Alternatively, active replication schemes generally guarantee consistency by using consensus, for deciding the setpoint(s) to be sent or the sender of the setpoint. Consensus consists of four properties: agreement, termination, validity, and integrity. Validity and integrity address issues that arise due to Byzantine faults, and are not under consideration in the present invention. These properties are trivial to guarantee under the fault model considered in the present invention (which does not include arbitrary Byzantine faults). The agreement and termination are impossible to guarantee together within a bounded delay in a non-synchronous setting. Since RTCSs require a low bounded latency, this results in low availability. SUMMARY OF THE INVENTION

It is an object of the present invention to overcome at least some of the problems identified above relating to agreement, controllers and/or RTCSs.

According to a first aspect of the invention, there is provided a method of generating one or more setpoints for one or more actuators of a real-time control system as recited in claim 1 .

According to the proposed new solution, setpoints are generated by a controller based on digests received from other controllers. A digest is a message that contains a list of measurement indices and a controller state label present at a controller. In other words, contrary to existing solutions, the present invention bases the computation of setpoints on digests. The most appropriate digest can be chosen for setpoint computations and the same digest can then be used by all the controllers. Therefore, the controller votes on and chooses an appropriate digest (to guarantee consistency), which in turn means that it is choosing a set of measurements to use for the subsequent setpoint computation. In this manner guaranteed consistency, increased availability, bounded latency-overhead can be achieved. Performing agreement at the controller input (agreement on sensor measurements), rather than over the setpoints or the issuing controllers, affords a phase of collection prior to agreement. This increases the chances of a successful vote, thereby improving availability as explained later. In other words, to enhance the chances of a successful vote, voting is preceded by a phase of measurement and optionally state exchange(s) that enable(s) the controllers to have the same measurements and state. The proposed solution is also designed to have bounded latency-overhead thanks to quick agreement on the measurements.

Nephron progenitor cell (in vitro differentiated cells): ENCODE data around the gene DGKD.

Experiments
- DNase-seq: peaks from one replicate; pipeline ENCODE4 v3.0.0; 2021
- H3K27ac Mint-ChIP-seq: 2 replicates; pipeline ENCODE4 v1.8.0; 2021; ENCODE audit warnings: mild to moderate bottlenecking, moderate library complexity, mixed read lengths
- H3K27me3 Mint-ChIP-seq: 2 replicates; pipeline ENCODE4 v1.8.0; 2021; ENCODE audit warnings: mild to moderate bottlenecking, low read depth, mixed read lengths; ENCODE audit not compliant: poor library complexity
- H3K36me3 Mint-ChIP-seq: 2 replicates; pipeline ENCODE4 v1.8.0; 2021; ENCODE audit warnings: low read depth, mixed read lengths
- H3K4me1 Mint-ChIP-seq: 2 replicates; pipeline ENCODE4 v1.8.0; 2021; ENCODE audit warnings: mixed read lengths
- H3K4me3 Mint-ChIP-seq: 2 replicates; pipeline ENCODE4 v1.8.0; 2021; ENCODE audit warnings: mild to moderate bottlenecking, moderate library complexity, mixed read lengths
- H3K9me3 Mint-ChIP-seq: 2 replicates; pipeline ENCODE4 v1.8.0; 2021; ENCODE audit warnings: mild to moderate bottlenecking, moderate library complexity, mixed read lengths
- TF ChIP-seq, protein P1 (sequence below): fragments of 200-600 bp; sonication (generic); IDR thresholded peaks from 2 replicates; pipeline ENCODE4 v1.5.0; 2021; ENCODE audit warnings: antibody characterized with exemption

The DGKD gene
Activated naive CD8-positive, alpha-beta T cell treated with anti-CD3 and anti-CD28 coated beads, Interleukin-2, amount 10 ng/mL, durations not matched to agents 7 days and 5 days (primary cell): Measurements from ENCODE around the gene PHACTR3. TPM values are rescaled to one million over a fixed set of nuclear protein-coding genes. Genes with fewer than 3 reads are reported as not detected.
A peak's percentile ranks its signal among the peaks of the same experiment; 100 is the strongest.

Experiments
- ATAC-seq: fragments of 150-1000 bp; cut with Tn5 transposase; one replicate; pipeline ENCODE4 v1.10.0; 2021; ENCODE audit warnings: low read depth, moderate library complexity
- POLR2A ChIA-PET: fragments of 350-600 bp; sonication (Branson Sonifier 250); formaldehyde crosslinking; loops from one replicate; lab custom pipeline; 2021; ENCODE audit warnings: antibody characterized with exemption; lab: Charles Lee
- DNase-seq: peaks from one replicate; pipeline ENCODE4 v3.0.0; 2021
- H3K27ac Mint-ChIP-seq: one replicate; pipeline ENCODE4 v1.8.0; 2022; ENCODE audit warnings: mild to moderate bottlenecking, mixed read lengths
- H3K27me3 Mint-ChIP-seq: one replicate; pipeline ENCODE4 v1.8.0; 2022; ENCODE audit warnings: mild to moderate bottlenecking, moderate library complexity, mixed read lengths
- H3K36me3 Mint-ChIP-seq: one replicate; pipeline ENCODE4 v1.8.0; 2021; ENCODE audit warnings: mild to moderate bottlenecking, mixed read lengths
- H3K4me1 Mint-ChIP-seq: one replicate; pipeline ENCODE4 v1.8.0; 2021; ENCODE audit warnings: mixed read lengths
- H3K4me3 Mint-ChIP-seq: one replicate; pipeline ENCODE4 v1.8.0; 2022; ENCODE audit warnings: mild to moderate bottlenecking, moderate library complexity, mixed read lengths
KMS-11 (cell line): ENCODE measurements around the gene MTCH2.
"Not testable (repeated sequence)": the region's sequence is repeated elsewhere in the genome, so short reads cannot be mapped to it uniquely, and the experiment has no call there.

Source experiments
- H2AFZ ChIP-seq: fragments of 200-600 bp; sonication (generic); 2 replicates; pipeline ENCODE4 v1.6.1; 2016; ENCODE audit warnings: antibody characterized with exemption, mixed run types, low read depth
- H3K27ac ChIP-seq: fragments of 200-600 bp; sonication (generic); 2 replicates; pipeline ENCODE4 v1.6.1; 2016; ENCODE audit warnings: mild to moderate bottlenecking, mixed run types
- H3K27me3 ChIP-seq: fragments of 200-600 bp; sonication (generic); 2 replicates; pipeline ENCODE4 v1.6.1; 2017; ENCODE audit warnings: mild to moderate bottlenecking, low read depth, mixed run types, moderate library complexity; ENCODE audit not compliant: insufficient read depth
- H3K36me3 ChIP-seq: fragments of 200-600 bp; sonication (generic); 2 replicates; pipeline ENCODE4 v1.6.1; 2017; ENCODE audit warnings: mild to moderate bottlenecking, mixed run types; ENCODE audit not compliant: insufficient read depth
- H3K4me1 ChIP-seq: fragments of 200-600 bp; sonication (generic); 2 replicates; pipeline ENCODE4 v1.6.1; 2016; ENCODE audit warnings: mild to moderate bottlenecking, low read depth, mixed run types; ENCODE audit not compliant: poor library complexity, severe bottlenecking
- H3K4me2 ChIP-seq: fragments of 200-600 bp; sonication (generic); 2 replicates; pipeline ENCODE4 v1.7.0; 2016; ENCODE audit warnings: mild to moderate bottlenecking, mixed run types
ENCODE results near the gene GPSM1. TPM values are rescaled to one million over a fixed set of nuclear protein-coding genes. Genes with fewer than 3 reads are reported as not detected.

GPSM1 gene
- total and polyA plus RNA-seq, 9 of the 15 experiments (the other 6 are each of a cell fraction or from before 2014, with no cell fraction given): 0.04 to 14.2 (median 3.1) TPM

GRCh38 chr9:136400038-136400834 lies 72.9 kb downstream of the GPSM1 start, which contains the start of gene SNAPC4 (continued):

According to a second aspect of the invention, there is provided a controller for a real-time control system as recited in claim 13.

According to a third aspect of the invention, there is provided a controller system for a real-time control system as recited in claim 14.

According to a fourth aspect of the invention, there is provided a real-time control system as recited in claim 15.

As all the controllers may send their setpoints (which are identical) to the actuators, there is no time lost in deciding which controller should send their setpoints to the actuators. The proposed real-time control system is consistent and has bounded latency-overhead.